Once translated, the Smith Papyrus revealed a startling fact currently essential to accurate diagnosis: the ancient physician understood the importance of the human heart and of counting the pulse! They realized the effect of the heart-beat reached out to all limbs. The Ebers Papyrus also commented on this important subject. The Title of one chapter is: "The secret of the physician — the knowledge of the movements of the heart and the knowledge of the heart." A symbol for the heart was included in the Egyptian hieroglyphs. Noting this, a number of scholars postulated that the Egyptians must have been among the first ANATOMISTS in history — some 3500 years before its official recognition as a science in 1300 A.D. Many other hieroglyphs supported this postulation as special symbols were found for other organs of the body: stomach, liver, windpipe, spleen, bladder, and the womb. Early physicians definitely were not as ignorant of anatomy as they were once assumed to be. It became apparent the Egyptians recognized at least two basic facts from their study of anatomy: 1) that the heart's pumping action affected all parts of the body, and 2) that blood vessels or "channels" led from the heart to all other parts of the body. Though research sources are limited, it is now evident much basic anatomical knowledge was then extant!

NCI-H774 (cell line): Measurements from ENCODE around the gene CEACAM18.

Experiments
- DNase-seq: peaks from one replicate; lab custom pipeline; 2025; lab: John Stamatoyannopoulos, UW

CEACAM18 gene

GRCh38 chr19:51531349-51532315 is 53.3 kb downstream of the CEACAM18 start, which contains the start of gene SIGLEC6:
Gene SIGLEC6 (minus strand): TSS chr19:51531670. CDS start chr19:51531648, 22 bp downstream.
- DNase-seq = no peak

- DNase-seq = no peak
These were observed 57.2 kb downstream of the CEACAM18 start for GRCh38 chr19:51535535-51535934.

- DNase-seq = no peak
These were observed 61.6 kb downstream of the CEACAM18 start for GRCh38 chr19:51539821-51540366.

Science of Accurate Prescription